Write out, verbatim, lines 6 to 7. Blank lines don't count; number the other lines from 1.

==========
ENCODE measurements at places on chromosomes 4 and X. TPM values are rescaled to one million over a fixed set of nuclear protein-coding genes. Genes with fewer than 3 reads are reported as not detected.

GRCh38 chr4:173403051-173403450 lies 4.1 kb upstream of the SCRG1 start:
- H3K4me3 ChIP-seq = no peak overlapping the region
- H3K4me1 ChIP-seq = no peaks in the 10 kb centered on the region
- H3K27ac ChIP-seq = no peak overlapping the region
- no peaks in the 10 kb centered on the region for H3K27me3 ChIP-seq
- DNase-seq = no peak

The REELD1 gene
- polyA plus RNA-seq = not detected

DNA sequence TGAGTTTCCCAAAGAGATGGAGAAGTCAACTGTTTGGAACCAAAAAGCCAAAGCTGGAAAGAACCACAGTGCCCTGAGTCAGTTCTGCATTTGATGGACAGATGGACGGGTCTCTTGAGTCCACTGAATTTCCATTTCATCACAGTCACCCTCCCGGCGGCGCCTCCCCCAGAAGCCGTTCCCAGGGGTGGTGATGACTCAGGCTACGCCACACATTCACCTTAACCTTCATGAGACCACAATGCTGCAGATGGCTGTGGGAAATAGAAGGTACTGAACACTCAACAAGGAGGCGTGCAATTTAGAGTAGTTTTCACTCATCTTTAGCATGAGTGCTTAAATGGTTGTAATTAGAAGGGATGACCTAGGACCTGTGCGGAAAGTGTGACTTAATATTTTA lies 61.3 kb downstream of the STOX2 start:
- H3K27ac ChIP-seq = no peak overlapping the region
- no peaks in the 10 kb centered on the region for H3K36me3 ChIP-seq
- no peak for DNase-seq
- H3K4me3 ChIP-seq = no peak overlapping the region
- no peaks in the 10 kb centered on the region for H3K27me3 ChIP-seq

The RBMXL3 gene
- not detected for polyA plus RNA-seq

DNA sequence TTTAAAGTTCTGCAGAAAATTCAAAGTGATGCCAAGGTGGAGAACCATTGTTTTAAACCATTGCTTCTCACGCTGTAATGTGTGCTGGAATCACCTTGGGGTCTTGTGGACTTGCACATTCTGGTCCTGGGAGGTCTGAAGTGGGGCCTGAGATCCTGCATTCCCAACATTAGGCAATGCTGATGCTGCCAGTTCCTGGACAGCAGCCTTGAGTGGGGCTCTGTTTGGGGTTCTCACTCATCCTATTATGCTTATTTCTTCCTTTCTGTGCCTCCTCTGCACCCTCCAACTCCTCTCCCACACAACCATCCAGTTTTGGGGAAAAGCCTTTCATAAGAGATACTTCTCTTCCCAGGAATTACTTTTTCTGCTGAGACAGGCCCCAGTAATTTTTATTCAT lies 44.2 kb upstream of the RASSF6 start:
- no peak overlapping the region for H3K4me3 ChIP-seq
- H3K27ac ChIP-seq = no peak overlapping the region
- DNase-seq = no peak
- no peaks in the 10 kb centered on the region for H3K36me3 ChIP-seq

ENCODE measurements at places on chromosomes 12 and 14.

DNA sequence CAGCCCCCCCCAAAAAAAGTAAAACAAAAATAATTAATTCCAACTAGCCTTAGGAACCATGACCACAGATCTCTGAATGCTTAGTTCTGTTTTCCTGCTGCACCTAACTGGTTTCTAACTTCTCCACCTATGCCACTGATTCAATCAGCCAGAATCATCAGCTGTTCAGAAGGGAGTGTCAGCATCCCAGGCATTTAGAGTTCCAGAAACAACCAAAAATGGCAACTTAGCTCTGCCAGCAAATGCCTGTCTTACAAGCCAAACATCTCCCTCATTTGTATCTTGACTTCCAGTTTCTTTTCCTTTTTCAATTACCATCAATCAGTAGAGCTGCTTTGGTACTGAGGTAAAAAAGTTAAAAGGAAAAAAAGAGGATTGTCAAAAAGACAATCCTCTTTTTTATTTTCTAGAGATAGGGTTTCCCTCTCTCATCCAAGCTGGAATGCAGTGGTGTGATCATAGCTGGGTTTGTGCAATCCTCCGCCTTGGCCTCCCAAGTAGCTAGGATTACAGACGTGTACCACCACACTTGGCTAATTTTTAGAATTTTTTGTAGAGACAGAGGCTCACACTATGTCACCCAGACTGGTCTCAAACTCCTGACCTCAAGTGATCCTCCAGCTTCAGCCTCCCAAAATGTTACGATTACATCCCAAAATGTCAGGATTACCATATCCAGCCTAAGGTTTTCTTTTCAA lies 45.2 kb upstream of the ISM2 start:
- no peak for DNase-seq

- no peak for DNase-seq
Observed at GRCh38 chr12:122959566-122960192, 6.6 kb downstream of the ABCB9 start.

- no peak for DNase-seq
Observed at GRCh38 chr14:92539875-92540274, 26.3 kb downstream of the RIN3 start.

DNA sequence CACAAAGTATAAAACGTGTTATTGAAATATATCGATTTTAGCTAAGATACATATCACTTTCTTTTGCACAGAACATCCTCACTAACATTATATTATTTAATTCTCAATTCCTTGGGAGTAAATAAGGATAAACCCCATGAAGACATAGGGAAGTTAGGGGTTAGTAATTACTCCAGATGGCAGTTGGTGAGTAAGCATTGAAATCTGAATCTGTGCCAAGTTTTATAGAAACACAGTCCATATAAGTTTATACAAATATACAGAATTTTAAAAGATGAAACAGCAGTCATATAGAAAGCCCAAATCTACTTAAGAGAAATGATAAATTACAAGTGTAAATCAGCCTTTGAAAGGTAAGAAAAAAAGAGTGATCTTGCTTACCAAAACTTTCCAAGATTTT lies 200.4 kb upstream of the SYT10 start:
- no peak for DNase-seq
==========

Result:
- no peaks in the 10 kb centered on the region for H3K27me3 ChIP-seq
- DNase-seq = no peak